Data benefits for all in the water sector
Interview with Trevor Hill - CEO of smart water grid platform FATHOM
Big data is a reality in some sectors, such as its use in the airline industry to optimise flight occupancy. This gives a clue as to the scale of the potential in the water business. ‘Think about the benefits that other sectors have already taken advantage of, and you see this tremendous opportunity emerging in water,’ says Trevor Hill, CEO of smart water grid platform FATHOM. ‘We now know that the opportunities are probably more significant than we thought.’
It means opportunities in the different parts of water utility operations, such as billing. ‘Historically that is usually quite inefficient, costing something like ten times what it costs in the context of big data, economies of scale, and cloud technologies,’ says Hill.
The undiscovered benefits of big data
It also means opportunities bringing together the data from different parts of those operations, such as geospatial, customer, flow, plant and laboratory data. ‘Oftentimes these sit in silos,’ says Hill. Bringing different types of data opens up new ways of working. As an example, he points to the potential for combining flow data, geospatial data and customer data to allow a water utility to provide targeted early warning to customers affected by breaks in service lines. ‘Those things don’t exist in water today,’ he adds.
An order of magnitude improvement
Not only this, such opportunities offer the potential for cost savings and efficiencies. In the example of responding to breaks in service lines, activities such as directing repair teams, identifying where relevant valves are located, and contacting customers are all largely manual processes. Data brings the potential for automation. ‘If you think about the benefit of having all that ready at your fingertips, suddenly it’s an order of magnitude improvement,’ says Hill.
Cost savings across the verticals in water utility businesses
The same applies in other aspects of utility operation, or verticals, as Hill refers to them. For power use, he says most water utilities in the US use a very basic level of automation that means pumps in the supply system turn on during the morning peak, when power is at its most expensive. If the utility could use data-driven demand modelling and customer engagement to modify those peaks, the operations of the pumps could be delayed This can mean a 20-40% reduction in power costs, he says. Similarly, use of cloud-based systems for modernizing the billing process offers the potential for 50-80% cost savings, according to Hill. ‘As you move across the verticals in water utility businesses, there are these kind of opportunities in every one of them,’ he says.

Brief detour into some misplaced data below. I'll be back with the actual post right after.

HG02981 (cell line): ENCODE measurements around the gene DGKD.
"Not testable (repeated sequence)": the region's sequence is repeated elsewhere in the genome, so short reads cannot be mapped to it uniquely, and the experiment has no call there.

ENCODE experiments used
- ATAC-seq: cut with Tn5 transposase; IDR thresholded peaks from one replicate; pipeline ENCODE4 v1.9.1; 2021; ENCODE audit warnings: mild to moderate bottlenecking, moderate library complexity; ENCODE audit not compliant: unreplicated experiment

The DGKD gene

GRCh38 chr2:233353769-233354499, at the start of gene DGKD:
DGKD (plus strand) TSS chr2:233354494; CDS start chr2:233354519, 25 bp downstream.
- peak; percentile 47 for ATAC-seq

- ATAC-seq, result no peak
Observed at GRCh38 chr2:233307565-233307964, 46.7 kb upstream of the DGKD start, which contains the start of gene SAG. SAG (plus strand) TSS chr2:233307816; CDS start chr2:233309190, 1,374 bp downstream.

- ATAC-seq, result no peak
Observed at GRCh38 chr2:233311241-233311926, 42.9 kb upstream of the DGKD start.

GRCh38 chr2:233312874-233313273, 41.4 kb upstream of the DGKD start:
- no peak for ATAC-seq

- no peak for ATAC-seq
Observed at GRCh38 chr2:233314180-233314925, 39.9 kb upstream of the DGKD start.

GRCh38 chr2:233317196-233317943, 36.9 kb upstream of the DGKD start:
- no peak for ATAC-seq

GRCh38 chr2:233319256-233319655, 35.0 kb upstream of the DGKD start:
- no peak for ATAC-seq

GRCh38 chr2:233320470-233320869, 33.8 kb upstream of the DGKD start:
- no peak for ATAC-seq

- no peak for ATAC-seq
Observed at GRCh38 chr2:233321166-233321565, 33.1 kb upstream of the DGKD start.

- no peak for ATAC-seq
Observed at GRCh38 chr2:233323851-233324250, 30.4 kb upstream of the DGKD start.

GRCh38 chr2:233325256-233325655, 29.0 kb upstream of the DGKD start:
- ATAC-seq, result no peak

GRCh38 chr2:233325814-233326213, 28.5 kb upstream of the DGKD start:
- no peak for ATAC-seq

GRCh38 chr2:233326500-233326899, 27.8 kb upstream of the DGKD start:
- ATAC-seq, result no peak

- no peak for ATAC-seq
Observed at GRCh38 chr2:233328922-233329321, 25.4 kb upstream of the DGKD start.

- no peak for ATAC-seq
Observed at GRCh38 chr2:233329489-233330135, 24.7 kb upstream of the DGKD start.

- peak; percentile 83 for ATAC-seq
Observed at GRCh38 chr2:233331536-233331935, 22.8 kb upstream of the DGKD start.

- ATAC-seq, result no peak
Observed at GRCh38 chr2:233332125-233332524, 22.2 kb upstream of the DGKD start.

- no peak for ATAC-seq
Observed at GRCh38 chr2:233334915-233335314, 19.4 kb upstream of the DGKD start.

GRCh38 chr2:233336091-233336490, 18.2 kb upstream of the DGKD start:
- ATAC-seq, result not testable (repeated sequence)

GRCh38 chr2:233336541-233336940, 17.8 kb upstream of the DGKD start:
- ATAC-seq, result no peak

Business models are absolutely critical
Decision-makers in water utilities are understandably risk-averse, notes Hill. This has to be kept in mind when seeking to get a new technology implemented. ‘It is not enough in our sector to have great technology – there’s lots of it out there. Nor is there particularly a shortage of investment,’ he says. Hill’s own experience leads him to put an emphasis elsewhere. ‘Business models are absolutely critical,’ he says. This can mean providing finance, bundling deployment of technology, articulating what the savings will be and, importantly, legitimately transferring risk, to allow utility managers or others responsible for approving investment to be able to approve a decision. ‘In my view, many technologies are promising, but the business model isn’t strong enough to meet the certainty that there will be some level of objection,’ he adds.
Opportunity for everyone
Bigger utilities, especially those in the US, are making progress with their use of big data. ‘That’s primarily because of scale and the competencies that they have in their own businesses, which are quite significant,’ says Hill. ‘I do see that the same opportunities can be derived for smaller utilities, through things like cloud services. That’s where we are focused, bringing economies of scale and technology to the smaller utilities, where there’s a huge bang for their buck,’ he adds. Similarly, he sees potential for data-driven technologies to take hold and deliver benefits in emerging countries. ‘They have rudimentary technologies now, but can leapfrog to very sophisticated technologies very quickly in the context of improved business models,’ he says.
Hill’s message is that data is set to bring gains across the sector: ‘I think there’s opportunity for everyone.’